Securing an on-premise IT eco-system is daunting enough but as users, teams, and organizations start relying upon services (Office 365, Google, Azure, AWS) in the cloud, the task of securing corporate data over unsanctioned data highways starts becoming an overwhelming task. According to Symantec, the average enterprise has over 1,500 cloud apps in use. Roughly, 13% of all data stored in the cloud are broadly shared and of these 1% contain compliance related data. Moreover, these services are used without the knowledge (unsanctioned) and approval of IT departments. Though the intentions for such application uses are typically just “to get things done” in the moment when companies are in a rush. Sometimes, these apps can become a permanent solution to solve these business processes that are either difficult to use or non-existent, any organization that has any data to protect or are under compliance regulations, this can become a severe liability. The easy way of fixing a business process may not always be the safest security practice.
With so many new cloud-based service offerings and integration to smart mobile devices the opportunity is there to increase overall business efficiency, but a security nightmare for anyone in charge. Approximately 66% of IT Pros aren’t sure how many devices are in their environment. When you combine this statistic with the fact that most users are now the “Root” user and IT teams are treated as “Guests” on these devices we are at a tipping point.
There needs to be a way to put a light on Shadow IT. The good news is that security vendors are finally addressing these new data paths and business services to suit the needs of their users. Instead of handcuffing them to traditional on-prem only environments or limiting them to just “popular” cloud providers such as office 365 or salesforce.com. Recent maturation of CloudSOC solutions, tighter integrations with security solutions like DLP, smarter (AI and Machine learning) endpoint and mobile security, and a unified platform to manage solutions, sensors, and common policy rollout can assist in tipping the scales back in the favor of IT Pros and get a better understanding of the ever moving and growing landscape of shadow IT.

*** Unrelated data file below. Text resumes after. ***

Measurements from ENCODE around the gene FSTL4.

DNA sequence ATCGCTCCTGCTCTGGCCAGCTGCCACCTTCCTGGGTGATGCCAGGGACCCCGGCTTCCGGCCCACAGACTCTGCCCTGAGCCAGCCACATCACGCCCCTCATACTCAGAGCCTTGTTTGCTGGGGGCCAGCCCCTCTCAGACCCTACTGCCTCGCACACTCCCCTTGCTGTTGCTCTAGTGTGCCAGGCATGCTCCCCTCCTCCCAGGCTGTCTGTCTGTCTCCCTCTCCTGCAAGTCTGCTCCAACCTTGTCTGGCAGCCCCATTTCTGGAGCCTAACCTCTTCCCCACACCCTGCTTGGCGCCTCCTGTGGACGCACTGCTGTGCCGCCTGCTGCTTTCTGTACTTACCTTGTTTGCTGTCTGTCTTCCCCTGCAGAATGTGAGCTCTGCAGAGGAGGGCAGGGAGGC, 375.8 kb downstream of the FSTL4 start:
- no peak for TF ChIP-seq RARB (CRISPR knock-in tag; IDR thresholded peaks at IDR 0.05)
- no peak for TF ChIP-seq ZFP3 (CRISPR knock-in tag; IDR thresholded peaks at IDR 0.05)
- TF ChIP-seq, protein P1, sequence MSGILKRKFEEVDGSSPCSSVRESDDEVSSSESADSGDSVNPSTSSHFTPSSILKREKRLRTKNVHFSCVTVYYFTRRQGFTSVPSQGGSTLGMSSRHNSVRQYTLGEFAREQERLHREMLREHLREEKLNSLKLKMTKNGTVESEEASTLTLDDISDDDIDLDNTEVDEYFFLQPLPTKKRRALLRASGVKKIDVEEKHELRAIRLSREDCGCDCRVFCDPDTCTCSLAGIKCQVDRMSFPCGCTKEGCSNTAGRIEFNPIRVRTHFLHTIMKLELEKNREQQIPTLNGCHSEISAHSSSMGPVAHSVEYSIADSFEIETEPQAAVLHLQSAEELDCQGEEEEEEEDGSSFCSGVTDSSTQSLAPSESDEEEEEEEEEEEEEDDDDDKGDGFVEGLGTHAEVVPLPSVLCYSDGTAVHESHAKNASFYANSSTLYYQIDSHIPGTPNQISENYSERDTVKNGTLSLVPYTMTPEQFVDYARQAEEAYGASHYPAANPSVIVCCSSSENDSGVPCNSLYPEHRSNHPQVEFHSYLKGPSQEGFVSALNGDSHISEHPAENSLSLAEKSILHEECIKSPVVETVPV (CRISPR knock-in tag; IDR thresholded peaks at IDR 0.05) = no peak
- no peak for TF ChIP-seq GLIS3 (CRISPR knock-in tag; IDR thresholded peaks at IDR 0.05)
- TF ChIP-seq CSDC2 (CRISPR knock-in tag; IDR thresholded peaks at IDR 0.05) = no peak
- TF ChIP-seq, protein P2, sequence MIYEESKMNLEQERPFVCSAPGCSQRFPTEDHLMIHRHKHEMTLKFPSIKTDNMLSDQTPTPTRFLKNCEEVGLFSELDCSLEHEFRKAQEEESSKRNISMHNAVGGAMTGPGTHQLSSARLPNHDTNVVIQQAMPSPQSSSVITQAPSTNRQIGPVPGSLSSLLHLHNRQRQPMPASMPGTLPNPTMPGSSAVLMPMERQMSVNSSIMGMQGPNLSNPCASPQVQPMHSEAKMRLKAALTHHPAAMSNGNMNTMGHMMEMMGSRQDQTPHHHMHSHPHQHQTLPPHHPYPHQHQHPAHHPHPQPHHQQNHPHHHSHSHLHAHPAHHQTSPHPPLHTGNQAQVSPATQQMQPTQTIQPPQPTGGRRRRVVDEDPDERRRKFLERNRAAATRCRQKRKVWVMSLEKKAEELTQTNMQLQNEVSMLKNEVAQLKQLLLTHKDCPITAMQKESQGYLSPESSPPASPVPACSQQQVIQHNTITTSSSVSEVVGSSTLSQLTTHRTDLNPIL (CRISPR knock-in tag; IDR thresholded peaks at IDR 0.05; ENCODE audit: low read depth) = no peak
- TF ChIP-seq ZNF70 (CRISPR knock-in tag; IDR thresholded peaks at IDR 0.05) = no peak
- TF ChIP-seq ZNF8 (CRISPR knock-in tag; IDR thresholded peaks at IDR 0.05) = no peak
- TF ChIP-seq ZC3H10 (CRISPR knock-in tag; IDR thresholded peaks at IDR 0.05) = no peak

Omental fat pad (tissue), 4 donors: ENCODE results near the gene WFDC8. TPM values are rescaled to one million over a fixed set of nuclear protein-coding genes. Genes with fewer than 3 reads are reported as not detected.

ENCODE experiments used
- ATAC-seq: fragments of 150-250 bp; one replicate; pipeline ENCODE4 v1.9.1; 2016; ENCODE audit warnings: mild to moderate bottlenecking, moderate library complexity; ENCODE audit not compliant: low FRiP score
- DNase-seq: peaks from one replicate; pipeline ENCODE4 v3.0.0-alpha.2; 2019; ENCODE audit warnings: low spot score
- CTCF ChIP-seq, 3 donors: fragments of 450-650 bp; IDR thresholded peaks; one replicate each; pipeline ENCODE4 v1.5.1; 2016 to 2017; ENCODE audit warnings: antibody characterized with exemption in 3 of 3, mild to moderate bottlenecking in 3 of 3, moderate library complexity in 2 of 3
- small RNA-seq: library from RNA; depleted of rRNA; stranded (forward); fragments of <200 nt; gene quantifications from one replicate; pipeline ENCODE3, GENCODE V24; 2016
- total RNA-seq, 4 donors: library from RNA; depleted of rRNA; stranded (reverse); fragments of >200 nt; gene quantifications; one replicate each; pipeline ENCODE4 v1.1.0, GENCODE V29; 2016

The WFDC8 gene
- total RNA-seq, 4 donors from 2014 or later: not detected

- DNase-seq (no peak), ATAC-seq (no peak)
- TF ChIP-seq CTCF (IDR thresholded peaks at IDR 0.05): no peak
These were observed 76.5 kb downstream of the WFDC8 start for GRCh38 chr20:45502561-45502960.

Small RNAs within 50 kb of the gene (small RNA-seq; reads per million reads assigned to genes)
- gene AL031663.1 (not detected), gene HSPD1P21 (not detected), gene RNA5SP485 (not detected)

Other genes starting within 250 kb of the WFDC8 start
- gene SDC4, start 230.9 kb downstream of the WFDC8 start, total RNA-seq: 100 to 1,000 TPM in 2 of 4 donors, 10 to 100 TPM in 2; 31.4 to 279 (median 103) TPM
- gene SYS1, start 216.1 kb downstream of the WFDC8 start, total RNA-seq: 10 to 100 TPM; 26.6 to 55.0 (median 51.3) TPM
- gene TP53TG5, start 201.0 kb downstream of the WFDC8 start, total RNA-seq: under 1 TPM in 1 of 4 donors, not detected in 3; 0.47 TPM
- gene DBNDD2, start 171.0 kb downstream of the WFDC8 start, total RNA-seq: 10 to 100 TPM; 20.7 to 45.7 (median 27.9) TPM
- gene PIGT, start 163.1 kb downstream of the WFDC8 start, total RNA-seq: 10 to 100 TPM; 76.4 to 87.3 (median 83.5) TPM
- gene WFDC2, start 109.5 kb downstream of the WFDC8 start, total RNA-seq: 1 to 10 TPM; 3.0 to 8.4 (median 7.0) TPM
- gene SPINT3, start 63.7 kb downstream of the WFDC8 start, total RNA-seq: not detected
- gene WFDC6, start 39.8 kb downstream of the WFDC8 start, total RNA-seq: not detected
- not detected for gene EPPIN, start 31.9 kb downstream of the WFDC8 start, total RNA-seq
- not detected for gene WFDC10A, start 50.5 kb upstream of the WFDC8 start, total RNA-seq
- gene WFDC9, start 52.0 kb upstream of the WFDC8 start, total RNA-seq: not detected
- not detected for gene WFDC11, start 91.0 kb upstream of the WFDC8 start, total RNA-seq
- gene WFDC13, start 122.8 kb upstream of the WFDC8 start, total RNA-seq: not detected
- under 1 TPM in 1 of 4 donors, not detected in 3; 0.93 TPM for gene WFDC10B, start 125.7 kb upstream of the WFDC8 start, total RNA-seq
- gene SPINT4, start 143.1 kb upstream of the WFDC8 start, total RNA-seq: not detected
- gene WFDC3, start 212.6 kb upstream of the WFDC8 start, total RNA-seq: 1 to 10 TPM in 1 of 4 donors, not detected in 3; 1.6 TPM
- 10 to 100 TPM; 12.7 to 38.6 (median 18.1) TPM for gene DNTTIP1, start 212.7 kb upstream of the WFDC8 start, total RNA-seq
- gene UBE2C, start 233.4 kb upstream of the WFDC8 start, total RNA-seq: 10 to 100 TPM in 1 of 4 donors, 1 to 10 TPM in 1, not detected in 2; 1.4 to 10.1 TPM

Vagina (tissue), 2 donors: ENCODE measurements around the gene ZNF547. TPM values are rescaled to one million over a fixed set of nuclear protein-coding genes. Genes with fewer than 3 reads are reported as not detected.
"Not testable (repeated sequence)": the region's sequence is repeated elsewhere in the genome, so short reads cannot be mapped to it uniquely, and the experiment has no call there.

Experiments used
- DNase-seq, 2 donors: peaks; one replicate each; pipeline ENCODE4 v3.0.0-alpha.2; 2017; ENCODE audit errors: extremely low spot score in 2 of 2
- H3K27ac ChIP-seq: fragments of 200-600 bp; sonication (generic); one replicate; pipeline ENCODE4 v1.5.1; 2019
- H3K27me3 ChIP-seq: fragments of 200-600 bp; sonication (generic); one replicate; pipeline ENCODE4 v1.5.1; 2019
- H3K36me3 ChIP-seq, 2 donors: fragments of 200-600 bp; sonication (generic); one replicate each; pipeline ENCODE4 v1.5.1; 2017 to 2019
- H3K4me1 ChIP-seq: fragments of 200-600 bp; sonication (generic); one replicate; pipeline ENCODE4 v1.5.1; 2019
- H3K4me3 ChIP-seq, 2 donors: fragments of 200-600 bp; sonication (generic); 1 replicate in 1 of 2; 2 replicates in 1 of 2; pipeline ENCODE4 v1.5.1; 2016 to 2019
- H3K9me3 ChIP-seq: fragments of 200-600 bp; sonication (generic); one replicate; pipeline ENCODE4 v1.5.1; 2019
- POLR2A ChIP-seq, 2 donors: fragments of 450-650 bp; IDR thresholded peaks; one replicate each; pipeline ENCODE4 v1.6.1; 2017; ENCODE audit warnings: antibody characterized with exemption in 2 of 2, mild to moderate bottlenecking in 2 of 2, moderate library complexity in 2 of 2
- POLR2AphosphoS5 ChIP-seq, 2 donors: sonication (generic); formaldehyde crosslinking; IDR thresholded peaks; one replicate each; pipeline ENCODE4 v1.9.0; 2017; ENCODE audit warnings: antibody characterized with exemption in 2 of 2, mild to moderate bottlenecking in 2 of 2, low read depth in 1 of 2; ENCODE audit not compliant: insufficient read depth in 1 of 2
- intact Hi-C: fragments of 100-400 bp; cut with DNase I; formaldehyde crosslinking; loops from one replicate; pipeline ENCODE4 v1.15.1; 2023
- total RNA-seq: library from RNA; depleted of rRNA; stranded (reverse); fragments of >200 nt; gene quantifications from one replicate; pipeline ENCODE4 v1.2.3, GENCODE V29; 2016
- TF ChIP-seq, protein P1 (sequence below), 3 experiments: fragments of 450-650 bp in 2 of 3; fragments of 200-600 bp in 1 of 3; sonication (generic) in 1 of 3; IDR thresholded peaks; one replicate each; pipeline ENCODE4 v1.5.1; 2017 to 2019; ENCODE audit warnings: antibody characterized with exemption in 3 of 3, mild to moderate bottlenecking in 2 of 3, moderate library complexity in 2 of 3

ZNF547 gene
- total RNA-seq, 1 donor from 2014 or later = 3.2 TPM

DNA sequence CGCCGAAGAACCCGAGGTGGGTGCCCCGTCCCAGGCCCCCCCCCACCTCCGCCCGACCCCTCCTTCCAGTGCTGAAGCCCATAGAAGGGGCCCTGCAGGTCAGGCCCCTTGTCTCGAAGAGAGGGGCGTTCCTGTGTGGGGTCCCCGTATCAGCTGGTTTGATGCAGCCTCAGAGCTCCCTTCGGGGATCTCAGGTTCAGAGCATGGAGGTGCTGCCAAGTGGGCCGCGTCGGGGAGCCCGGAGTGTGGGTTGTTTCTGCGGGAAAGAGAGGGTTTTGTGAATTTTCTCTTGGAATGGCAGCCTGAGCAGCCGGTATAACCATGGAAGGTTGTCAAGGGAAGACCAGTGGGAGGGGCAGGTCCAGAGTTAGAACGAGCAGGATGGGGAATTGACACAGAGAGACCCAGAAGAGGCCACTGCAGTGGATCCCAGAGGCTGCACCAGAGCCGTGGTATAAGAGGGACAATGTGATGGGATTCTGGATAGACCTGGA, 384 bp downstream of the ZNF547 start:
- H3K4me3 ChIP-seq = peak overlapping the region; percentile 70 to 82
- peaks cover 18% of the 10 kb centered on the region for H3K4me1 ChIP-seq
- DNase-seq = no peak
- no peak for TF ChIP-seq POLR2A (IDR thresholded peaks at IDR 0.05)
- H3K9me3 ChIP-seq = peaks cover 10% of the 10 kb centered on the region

Shadow IT assessments identify weaknesses which could result in increased usage of unsanctioned IT solutions and greater likelihood that these solutions are not detected. Through these audits they can get extensive risk analysis and exposure for both server side as well as mobile apps in the cloud. These services can also be extended to remote users and helps CSOs meet compliance monitoring requirements. They can evaluate thousands of cloud services and apply smart intelligence to automate processes or apply policies. Also, certain vendors can tie directly into other appliances and solutions to work together towards an integrated cyber defense strategy.
While the threat of Shadow IT will no doubt continue. The emergence of next gen cybersecurity vendors has at least given CSOs options they didn’t have a few years ago. Gaining better visibility in network traffic to the cloud married with better intelligence will allow them to make better decisions.